A strong employer brand is an important part of any business, but when it comes to attracting and retaining professionals with disabilities, successfully positioning your company to speak directly to this community can pay off immensely.
Veteran hiring has become a big topic for employers over the last five years. 2014 saw a record low of the U.S. veteran unemployment rate for the last eight years, with job opportunities opening up particularly within federal contracting companies. According to the U.S. Bureau of Labor Statistics, this has continued to drop and businesses are beginning to recognize the value veterans can bring to their business objectives. We take a look at some of the unique qualities that veterans can bring...
Have you heard of the new 'Ban the Box' initiative? It's aim is to improve ex-offenders employment opportunities, which have been bleak for many years. This could also be good news for some people with disabilities in improving their employment prospects.
When you’re preparing for an interview, you expect to be asked certain questions about your education, professional experience, and other qualifications. While it’s important to be prepared to answer those questions, it’s also important to be prepared in case you are asked some tougher- and less predictable- questions.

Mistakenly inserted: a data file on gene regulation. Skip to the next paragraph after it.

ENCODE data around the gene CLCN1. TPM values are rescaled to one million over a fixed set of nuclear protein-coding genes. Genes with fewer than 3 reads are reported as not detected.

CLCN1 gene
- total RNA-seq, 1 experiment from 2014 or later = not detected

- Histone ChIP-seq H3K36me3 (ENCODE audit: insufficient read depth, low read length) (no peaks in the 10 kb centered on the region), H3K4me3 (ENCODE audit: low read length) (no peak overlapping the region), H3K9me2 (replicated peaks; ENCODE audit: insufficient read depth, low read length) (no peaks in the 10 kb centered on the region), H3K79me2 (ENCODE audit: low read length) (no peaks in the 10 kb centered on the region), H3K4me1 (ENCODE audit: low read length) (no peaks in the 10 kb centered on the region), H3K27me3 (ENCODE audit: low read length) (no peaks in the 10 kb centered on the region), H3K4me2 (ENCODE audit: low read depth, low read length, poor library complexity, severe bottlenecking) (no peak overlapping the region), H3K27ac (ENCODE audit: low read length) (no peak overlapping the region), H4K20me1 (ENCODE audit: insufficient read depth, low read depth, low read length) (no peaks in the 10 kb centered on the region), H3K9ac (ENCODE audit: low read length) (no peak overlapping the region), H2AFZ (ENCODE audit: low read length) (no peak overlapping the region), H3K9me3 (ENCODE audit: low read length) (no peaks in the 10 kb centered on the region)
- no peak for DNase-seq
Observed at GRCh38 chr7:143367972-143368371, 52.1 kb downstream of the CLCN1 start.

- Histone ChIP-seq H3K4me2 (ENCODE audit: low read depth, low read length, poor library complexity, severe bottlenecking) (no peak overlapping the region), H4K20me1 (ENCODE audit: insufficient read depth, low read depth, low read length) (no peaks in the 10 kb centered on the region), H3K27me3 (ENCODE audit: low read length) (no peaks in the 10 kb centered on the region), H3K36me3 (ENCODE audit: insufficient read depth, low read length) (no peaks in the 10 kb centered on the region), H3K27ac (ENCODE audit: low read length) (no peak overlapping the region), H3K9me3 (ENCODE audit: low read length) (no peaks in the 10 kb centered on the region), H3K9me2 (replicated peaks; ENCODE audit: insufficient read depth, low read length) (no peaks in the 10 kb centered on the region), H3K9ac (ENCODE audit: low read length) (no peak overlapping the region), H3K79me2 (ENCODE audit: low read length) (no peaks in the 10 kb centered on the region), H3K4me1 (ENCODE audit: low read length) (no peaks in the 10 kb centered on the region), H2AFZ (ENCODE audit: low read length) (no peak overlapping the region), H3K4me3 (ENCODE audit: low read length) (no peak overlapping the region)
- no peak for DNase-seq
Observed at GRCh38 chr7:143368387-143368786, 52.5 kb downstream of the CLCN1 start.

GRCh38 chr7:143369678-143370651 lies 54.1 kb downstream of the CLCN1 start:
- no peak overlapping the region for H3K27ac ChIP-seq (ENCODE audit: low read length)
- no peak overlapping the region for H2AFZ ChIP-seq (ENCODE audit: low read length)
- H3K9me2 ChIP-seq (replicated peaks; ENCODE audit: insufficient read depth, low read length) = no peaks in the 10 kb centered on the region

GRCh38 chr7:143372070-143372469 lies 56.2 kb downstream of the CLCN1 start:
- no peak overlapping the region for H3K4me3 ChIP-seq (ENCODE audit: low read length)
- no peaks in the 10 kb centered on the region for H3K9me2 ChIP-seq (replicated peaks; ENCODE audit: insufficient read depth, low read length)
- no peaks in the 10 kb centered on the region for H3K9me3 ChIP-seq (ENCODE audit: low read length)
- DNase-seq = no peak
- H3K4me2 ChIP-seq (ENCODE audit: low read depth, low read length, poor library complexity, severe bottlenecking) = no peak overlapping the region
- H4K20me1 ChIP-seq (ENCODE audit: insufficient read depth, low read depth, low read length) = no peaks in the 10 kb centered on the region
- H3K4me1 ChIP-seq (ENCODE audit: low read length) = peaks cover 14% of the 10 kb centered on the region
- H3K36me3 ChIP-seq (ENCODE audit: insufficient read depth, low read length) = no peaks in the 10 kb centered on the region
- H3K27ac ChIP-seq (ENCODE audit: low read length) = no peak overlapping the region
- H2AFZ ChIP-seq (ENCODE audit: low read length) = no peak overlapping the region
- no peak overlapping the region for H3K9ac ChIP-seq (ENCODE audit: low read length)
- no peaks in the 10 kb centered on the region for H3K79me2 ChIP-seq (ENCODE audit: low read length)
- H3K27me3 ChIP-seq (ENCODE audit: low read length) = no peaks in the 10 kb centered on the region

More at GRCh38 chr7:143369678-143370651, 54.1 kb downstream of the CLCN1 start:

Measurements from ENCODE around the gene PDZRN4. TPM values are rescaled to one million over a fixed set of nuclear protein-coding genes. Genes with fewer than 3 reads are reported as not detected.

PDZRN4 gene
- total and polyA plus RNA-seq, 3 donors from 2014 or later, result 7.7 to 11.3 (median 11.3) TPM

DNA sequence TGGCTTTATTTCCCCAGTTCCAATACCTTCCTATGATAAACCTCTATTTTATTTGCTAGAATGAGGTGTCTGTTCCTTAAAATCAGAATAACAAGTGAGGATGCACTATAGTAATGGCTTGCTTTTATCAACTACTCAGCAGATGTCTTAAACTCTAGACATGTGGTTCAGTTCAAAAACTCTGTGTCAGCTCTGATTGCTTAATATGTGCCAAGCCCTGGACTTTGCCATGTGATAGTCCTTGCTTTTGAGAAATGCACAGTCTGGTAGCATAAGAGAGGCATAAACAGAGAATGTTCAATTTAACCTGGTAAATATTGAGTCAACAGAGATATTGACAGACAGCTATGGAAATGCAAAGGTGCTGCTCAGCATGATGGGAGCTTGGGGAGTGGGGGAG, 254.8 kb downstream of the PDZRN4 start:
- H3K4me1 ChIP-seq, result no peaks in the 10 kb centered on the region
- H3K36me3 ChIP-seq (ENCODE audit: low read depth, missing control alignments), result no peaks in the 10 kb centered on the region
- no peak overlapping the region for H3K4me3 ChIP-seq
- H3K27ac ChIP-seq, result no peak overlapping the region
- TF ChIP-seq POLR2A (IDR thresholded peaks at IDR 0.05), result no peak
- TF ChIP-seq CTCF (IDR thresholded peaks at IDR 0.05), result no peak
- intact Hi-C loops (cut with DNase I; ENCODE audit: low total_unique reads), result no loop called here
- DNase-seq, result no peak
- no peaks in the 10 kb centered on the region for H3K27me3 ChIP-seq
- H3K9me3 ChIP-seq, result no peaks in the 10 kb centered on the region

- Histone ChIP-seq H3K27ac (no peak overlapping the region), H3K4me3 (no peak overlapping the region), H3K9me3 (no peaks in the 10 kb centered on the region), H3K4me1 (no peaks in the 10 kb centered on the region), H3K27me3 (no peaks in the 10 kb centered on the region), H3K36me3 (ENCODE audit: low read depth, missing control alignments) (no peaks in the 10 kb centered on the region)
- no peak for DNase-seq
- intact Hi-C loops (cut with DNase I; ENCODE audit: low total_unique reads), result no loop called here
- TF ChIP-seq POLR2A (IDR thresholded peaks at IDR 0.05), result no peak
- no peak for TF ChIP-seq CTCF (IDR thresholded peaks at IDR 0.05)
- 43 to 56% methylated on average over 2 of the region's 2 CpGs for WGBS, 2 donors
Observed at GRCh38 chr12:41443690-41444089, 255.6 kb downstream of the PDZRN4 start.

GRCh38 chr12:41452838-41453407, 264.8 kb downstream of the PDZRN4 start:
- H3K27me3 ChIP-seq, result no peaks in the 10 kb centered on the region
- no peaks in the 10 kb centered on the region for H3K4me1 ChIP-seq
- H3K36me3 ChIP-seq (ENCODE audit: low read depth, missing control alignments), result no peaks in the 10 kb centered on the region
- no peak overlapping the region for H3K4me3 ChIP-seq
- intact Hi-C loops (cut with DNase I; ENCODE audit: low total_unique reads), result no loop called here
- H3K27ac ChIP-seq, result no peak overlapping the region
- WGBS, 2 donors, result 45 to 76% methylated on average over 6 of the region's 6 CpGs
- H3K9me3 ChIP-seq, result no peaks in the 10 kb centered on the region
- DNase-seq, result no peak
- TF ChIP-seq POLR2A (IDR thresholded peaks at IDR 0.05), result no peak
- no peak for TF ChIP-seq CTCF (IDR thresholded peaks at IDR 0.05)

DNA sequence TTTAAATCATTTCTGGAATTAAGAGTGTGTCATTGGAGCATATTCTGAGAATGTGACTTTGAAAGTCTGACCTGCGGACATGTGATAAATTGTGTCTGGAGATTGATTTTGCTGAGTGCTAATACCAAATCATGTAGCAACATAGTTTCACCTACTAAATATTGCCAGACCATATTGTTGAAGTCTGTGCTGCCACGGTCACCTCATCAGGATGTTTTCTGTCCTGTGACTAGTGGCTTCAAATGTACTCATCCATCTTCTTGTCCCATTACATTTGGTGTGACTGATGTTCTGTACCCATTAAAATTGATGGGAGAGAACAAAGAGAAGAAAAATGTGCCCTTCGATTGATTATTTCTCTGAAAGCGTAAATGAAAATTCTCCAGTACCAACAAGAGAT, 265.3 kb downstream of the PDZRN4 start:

A job interview can be stressful, especially when it’s for a job you really want. After all the preparation, you make it through the interview. Chances are, before you even get into the car to head home, you start thinking about it…replaying the entire interview in your head, trying to decide if it went well or not.
According to the National Council on Disability’s 2008 study, “Achieving Independence: The Challenge of the 21st Century,” the most commonly cited reason among employers for not hiring people with disabilities is a “lack of qualified applicants.”
Today we announce our employer partners participation in National Disability Employment Awareness Month, an annual awareness campaign that takes place each October. The purpose of National Disability Employment Awareness Month is to educate about disability employment issues and celebrate the many and varied contributions of America's workers with disabilities.
Most organizations strive to be equal opportunity employers and with the help of various EEO compliance measures and diversity awareness campaigns, many employers now see the proven attributes and benefits of hiring returning veterans and other people with physical and mental health disabilities. Generally speaking, most people with physical and mental challenges do a great job and make great employees.
As a jobseeker, there are three benchmarks you can use to measure the effectiveness of a prospective employer’s work diversity record and inclusion efforts.
Of course, many organizations intend to put their diversity values into day-to-day practice so they can effectively integrate qualified people with disabilities into their workplaces. Most have good intentions. But actual practice doesn’t always follow intent.